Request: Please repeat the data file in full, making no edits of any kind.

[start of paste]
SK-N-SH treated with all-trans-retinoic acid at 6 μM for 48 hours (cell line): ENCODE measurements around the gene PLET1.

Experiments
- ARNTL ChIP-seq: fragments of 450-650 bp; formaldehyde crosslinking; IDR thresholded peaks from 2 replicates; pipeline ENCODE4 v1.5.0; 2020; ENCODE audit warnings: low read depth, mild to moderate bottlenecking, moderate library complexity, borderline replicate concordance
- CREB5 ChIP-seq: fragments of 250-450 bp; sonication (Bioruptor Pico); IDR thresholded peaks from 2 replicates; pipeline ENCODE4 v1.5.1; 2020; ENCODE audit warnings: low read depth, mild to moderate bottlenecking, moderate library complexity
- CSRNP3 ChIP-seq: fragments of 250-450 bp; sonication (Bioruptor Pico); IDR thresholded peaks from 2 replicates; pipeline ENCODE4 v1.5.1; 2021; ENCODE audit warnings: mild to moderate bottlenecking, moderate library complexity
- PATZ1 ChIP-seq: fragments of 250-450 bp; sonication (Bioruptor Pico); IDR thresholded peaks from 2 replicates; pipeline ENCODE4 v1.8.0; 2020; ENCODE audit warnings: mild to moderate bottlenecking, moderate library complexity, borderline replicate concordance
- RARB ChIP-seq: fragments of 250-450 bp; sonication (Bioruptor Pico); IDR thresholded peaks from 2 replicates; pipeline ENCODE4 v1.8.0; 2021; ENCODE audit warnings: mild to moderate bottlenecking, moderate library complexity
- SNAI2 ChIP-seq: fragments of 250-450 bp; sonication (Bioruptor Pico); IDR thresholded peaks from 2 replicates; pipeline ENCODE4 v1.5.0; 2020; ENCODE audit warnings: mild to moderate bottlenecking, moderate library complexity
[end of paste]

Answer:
SK-N-SH treated with all-trans-retinoic acid at 6 μM for 48 hours (cell line): ENCODE measurements around the gene PLET1.

Experiments
- ARNTL ChIP-seq: fragments of 450-650 bp; formaldehyde crosslinking; IDR thresholded peaks from 2 replicates; pipeline ENCODE4 v1.5.0; 2020; ENCODE audit warnings: low read depth, mild to moderate bottlenecking, moderate library complexity, borderline replicate concordance
- CREB5 ChIP-seq: fragments of 250-450 bp; sonication (Bioruptor Pico); IDR thresholded peaks from 2 replicates; pipeline ENCODE4 v1.5.1; 2020; ENCODE audit warnings: low read depth, mild to moderate bottlenecking, moderate library complexity
- CSRNP3 ChIP-seq: fragments of 250-450 bp; sonication (Bioruptor Pico); IDR thresholded peaks from 2 replicates; pipeline ENCODE4 v1.5.1; 2021; ENCODE audit warnings: mild to moderate bottlenecking, moderate library complexity
- PATZ1 ChIP-seq: fragments of 250-450 bp; sonication (Bioruptor Pico); IDR thresholded peaks from 2 replicates; pipeline ENCODE4 v1.8.0; 2020; ENCODE audit warnings: mild to moderate bottlenecking, moderate library complexity, borderline replicate concordance
- RARB ChIP-seq: fragments of 250-450 bp; sonication (Bioruptor Pico); IDR thresholded peaks from 2 replicates; pipeline ENCODE4 v1.8.0; 2021; ENCODE audit warnings: mild to moderate bottlenecking, moderate library complexity
- SNAI2 ChIP-seq: fragments of 250-450 bp; sonication (Bioruptor Pico); IDR thresholded peaks from 2 replicates; pipeline ENCODE4 v1.5.0; 2020; ENCODE audit warnings: mild to moderate bottlenecking, moderate library complexity